For those of you who believe what Ms. Fu says, please take a look at the following facts:

    According to her memoir/statement, from 1982 to 1983, she was persecuted by the Chinese government and virtually under house arrest, yet according to her resume, she was working as a lecturer at NUAA, a semi-military university in China.

    According to her memoir, she was computer illiterate at University of New Mexico in 1985, yet according to her profile submitted to the NIST, she would be developing software back in China before she came to the U.S. in 1984.

    According to her memoir, she studied at UNM from Jan. 1984 to June 1986, yet according to her resume, she was working for Lane Sharman in San Diego, California, from May 1984 to June 1988.

    According to her memoir, there was no mention of her ever attending University of San Diego, yet according to her resume, she worked as a teaching assistant at USD in 1987.

    According to her memoir/statement, she never graduated from Suzhou University, yet according to her resumes submitted to the National Science Foundation, she had a BA degree and MA degree in Chinese literature from Suzhou University.

    Last but not the least, according to her memoir, she suffered under the communist rule in China, yet according to her own college registration form, she joined the Communist Youth League in 1973.

    Do you believe a person who has so many inconsistencies in her life stories?

  6. Nancy Chen on September 27, 2013 at 12:21 pm

    If you have read my previous comment, you may wonder why there are so many inconsistencies. They each served Ms. Fu’s purpose at the time. When she just graduated from UCSD and was applying for her job at NCSA and her grant from NSF, her resume would be too sketchy to qualify her for the job or the grant if she did not put her fake degrees, professional titles, and job experiences. That’s why she made up these fake credentials and experiences. When she started her company, she needed PR work, and what would be more fascinating to promote herself and her company than a “fantastic tale” of her suffering in China and achieving her success in America? That was the reason why Ms. Fu is better known for her fascinating tales of suffering in China than for her real professional accomplishment. All these fabrications succeeded in serving her purposes because things in America usually operate on the honor system and people simply trusted what she said. It is sad that Ms. Fu is still paraded as a role model on American public scenes. Are her lies too big to fail? It seems so, as most people would not lie this big, they tend to believe Ms. Fu’s big lies must be true. My comment backed with facts is not even allowed to be posted. No wonder Ms. Fu can go on telling lies to defraud more people and win government funding.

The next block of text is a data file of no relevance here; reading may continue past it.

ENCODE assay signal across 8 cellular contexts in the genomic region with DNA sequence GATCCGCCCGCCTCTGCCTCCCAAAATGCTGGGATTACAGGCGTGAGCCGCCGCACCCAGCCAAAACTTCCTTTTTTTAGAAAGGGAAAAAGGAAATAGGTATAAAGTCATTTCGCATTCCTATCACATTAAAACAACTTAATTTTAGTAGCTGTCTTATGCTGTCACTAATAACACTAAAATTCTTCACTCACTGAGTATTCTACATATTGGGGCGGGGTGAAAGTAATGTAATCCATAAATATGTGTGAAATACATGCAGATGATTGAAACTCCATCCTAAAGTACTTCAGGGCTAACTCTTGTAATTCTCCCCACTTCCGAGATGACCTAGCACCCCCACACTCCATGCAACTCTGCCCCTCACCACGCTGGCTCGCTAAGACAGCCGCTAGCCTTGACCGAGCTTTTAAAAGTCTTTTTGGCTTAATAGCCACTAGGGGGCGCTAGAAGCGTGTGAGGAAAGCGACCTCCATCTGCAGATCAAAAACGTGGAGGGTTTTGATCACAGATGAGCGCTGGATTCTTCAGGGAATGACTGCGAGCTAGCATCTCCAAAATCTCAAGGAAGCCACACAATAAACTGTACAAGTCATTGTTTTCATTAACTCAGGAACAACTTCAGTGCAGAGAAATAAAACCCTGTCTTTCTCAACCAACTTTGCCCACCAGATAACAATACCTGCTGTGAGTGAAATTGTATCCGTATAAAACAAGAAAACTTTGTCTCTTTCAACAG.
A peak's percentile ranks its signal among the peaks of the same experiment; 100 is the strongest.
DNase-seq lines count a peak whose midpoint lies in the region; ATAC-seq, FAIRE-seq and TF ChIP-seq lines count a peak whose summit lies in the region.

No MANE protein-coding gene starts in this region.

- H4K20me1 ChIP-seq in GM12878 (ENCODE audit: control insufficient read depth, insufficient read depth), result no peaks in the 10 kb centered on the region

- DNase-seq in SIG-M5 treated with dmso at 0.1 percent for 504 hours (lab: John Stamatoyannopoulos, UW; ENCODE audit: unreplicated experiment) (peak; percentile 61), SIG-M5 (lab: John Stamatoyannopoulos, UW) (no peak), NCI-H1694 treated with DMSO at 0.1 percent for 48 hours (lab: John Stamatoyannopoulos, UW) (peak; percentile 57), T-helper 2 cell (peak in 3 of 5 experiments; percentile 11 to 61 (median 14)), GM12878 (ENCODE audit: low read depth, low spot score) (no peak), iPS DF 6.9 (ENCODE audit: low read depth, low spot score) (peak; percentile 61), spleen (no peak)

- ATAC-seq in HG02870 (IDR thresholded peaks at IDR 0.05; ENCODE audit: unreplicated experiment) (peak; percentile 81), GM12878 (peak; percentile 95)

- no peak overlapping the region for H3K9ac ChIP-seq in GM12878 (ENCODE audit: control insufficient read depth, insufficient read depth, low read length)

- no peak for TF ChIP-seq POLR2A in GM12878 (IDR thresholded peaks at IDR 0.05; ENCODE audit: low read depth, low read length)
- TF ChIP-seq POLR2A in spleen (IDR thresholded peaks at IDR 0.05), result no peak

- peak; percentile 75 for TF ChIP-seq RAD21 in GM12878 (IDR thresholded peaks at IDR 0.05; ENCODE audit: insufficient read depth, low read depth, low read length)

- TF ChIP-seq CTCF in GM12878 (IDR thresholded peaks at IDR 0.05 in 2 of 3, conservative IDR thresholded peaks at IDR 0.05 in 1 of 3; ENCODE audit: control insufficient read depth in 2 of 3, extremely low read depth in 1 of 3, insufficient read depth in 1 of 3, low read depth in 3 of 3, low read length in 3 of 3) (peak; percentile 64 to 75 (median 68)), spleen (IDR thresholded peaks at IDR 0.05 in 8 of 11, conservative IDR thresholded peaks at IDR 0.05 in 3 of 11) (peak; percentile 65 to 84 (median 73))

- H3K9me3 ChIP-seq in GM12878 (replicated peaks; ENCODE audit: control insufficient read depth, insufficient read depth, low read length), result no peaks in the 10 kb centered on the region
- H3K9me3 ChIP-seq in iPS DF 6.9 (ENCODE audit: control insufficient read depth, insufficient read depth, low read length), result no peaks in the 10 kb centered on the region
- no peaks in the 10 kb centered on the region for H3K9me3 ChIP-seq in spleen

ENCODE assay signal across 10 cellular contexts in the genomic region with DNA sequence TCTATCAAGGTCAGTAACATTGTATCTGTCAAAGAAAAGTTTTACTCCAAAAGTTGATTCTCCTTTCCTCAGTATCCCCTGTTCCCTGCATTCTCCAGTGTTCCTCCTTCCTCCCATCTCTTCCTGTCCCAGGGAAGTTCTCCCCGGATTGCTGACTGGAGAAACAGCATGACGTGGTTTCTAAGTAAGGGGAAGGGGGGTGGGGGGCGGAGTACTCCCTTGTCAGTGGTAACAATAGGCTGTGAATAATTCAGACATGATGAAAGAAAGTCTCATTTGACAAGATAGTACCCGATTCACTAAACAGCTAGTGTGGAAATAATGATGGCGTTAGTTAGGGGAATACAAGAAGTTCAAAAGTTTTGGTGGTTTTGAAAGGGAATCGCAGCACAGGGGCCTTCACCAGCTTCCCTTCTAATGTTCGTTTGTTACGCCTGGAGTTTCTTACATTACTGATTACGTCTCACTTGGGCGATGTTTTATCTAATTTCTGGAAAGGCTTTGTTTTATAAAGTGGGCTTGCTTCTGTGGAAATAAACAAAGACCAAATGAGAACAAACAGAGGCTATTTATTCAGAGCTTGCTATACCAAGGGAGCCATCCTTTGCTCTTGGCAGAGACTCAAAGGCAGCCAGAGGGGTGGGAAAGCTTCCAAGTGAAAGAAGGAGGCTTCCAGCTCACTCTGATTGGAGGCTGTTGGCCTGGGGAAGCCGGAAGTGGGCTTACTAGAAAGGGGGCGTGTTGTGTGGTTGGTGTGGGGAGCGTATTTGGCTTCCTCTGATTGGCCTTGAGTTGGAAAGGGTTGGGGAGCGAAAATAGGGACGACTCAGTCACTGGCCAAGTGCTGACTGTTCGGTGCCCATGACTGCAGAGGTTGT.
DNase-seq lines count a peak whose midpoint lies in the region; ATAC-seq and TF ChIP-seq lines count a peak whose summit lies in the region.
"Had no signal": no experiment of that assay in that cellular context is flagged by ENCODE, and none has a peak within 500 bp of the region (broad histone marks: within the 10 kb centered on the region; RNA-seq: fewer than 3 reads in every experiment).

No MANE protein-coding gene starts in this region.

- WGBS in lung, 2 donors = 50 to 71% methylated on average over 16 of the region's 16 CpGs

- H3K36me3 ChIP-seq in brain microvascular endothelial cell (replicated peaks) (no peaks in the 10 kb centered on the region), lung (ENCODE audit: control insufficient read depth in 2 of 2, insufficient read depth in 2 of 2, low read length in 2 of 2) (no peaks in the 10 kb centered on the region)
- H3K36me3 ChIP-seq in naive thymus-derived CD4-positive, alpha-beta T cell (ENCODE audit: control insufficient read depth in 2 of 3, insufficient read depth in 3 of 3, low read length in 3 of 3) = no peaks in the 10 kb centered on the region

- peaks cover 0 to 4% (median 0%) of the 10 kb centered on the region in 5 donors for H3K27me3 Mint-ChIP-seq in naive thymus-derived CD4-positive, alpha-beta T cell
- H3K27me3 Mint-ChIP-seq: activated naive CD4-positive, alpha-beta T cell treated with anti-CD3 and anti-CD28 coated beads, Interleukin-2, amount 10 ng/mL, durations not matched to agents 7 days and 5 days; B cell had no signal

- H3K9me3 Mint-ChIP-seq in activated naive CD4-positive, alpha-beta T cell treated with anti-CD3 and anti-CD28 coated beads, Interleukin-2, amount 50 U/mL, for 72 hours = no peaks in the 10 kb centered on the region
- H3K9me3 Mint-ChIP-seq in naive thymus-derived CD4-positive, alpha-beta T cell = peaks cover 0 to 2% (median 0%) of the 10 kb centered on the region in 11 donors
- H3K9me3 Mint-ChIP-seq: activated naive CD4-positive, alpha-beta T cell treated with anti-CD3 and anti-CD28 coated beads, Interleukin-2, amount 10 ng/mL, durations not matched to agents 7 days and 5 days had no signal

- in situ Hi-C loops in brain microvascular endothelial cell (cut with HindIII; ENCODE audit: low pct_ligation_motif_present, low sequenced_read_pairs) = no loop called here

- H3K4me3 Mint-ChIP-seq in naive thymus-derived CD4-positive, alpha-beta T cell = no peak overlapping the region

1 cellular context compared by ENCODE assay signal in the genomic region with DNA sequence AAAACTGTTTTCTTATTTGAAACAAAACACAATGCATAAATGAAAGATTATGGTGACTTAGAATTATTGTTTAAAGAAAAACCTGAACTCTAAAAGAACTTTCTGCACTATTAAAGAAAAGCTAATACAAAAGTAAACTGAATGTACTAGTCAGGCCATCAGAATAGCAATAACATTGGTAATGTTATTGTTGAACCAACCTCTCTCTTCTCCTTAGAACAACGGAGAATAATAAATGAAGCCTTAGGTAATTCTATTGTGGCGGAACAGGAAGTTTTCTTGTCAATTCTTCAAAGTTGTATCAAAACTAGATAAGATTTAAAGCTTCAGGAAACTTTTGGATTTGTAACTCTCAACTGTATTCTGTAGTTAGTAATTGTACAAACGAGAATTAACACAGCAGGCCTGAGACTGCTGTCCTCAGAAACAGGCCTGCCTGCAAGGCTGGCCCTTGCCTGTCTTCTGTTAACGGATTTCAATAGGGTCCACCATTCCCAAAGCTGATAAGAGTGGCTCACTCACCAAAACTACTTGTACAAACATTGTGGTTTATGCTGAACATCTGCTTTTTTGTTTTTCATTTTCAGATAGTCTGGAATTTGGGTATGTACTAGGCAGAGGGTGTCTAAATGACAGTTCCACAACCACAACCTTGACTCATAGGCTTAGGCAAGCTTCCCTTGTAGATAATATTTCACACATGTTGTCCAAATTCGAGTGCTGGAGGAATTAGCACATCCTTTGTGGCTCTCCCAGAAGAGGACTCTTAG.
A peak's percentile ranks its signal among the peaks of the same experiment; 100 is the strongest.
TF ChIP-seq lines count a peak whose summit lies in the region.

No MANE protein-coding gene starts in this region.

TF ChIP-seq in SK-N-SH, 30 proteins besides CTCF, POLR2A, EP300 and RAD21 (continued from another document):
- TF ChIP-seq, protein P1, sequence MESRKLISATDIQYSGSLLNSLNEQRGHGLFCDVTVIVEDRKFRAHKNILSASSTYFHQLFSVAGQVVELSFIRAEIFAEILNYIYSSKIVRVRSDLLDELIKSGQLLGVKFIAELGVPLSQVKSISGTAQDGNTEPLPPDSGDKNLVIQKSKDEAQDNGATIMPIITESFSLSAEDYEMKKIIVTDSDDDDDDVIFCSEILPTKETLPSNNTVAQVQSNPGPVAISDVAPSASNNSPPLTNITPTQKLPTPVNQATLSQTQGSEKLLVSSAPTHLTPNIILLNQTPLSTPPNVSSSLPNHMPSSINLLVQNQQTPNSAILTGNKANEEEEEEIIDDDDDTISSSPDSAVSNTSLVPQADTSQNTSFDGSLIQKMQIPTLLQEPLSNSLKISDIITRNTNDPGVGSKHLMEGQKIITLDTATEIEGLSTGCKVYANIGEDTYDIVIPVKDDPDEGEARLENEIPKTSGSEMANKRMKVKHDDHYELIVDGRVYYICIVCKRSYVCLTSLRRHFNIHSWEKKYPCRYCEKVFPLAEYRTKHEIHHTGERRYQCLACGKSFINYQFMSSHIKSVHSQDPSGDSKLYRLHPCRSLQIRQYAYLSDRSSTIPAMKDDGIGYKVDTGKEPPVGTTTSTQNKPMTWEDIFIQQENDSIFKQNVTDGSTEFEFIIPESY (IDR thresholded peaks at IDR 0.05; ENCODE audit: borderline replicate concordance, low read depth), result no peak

7. Liangfu Wu on September 28, 2013 at 11:28 am

    It has been almost 10 months since Bend, Not Break was published. So many fabrications and lies were exposed. Because of the size of the world, Ms. Ping Fu is able to continue her fabricated stories going in different reader communities. But, for those who can see through her book, debunking Ms. Fu’s fabrications and lies is not a full-time job. Eventually, people have to go back to their daily life, which will give Ms. Fu more space to continue her stories. Her lies on her resumes submitted as part of federal grant applications, as of today, have not been addressed by Ms. Fu herself. Did Ms. Fu offer an answer to her true identity as a member of the Chinese Communist League? No. Because that membership would completely wipe out her entire dark childhood story.

    We have a book, The Bent and Broken Truth: A Pathological Analysis of Ping Fu’s Rags-to-Riches Stories, is coming up soon. Hopefully, this book will leave a place where people who are interested in learning the truth will find some closure.